An oleo-resin, known as "minyak keruing" (Malaysia) or "apitong oil" (the Philippines), is produced by all species of keruing, but only a few produce sufficient amounts to make collecting on a commercial scale feasible. This oleo-resin is used locally as a coat for waterproofing paper, for caulking baskets and boats, as a varnish for walls and furniture, in the preparation of lithographic ink or, sometimes mixed with bark of Melaleuca sp., for torches. It has also been tried as a substitute for linseed oil. Medicinally the oil is applied to ulcers as well as sores and foot diseases of cattle. Contradictory results have been obtained when this oil was applied in the treatment of gonorrhoea. Destructive distillation of the wood yields a tar rich in creosote oils. In the Philippines, substituting apitong oil for diesel fuel gave positive results but needs further research.

The bark is considered to be a tonic, and a hot decoction of it is used to cure rheumatism and liver complaints. Locally it is used for house walls. Bark extracts yield a tannin-formaldehyde adhesive. Locally the nuts are boiled and eaten as a vegetable or chewed as chew-nuts (e.g. in Thailand).

Production and international trade

Keruing is one of the most important export timbers of South-East Asia, second only to meranti. In Indonesia keruing is exported together with kapur ( Dryobalanops spp.) in a combined export group. In 1987 the export of sawn kapur/keruing timber from Indonesia was 213 000 m3(with a value of US$ 39 million), increasing to 463 000 m3(with a value of US$ 99 million) in 1989. Keruing accounts for about 82% of this combined timber group. Moreover, keruing is much used in plywood production in Indonesia. In Peninsular Malaysia the export of sawn keruing timber was 475 000 m3(worth US$ 55 million) in 1981, decreasing gradually to 192 000 m3(worth US$ 19 million) in 1984. Thereafter, exports increased again, and by 1989 had almost reached the level of 1981, with 428 000 m3(worth US$ 65 million); exports in 1990 fell back to 363 000 m3(with a value of US$ 59 million) and in 1992 to 190 000 m3(with a value of US$ 37 million). Sabah and Sarawak export keruing in even larger amounts. In Sabah the export of round logs in 1987 was 1.1 million m3with a value of US$ 85 million; exports in 1992 were 234 000 m3of logs and 260 000 m3of sawn timber with a total value of US$ 87 million.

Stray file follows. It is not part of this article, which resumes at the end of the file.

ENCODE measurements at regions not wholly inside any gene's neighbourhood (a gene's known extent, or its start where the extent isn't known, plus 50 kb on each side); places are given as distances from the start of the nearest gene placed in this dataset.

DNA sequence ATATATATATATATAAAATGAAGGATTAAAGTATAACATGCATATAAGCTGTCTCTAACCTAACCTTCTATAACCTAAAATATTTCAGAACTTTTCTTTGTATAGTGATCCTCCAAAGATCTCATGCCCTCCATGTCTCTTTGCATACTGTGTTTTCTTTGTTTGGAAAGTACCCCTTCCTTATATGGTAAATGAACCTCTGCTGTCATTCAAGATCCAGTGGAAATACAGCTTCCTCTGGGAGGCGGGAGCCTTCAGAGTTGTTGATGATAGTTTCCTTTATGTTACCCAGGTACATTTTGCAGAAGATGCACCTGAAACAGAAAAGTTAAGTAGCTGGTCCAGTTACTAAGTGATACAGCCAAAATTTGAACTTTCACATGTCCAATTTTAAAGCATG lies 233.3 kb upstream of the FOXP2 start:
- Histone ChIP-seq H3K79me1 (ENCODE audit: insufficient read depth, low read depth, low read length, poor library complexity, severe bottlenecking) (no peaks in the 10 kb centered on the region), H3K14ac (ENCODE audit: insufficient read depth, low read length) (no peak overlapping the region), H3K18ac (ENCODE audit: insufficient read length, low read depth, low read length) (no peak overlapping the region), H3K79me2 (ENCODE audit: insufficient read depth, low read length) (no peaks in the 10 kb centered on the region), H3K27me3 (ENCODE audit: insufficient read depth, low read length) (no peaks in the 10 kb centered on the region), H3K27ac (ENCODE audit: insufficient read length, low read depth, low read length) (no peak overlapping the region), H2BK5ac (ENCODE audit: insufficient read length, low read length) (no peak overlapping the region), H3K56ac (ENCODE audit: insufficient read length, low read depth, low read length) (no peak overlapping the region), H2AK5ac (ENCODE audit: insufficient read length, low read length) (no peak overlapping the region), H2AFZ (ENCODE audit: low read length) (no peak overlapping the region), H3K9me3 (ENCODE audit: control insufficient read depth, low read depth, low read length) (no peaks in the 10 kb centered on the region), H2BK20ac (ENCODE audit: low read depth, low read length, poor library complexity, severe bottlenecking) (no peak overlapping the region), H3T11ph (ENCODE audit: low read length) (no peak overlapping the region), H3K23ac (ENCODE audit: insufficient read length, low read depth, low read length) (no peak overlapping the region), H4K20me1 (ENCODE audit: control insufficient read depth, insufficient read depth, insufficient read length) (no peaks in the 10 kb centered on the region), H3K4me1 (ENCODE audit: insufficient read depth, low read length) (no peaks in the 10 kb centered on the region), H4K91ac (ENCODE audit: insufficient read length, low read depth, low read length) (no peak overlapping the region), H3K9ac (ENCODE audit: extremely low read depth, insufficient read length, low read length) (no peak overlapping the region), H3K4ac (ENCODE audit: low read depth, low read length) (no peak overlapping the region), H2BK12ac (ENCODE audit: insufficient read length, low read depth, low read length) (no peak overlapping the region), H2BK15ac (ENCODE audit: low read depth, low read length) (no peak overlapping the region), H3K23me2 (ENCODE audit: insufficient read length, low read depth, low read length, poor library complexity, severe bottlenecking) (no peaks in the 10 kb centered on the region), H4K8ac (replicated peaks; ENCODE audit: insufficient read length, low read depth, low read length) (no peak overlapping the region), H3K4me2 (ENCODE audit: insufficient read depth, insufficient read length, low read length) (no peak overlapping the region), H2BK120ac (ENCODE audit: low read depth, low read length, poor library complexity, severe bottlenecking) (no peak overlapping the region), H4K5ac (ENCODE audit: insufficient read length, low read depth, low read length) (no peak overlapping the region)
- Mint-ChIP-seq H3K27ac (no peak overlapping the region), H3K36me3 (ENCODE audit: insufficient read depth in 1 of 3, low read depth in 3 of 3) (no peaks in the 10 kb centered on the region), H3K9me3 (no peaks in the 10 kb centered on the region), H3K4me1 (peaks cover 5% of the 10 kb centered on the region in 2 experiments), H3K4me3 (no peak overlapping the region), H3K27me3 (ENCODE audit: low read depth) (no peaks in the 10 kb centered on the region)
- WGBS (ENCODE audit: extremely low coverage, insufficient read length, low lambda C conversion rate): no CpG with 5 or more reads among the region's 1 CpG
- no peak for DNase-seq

The annual export of keruing from the Philippines was in 1980 and 1981 over 100 000 m3(worth US$ 7-8 million); more than 90% of the exported timber volume was unprocessed. Exports fell to 6000 m3(worth US$ 850 000) in 1987 (entirely sawn timber), and to only 22 m3(worth US$ 3000) in 1990. In Thailand, keruing timber is mostly for local use. In 1986 the production was 706 000 m3, but it fell dramatically to 203 000 m3in 1989 and 48 000 m3in 1990, illustrating the decline of the natural forest.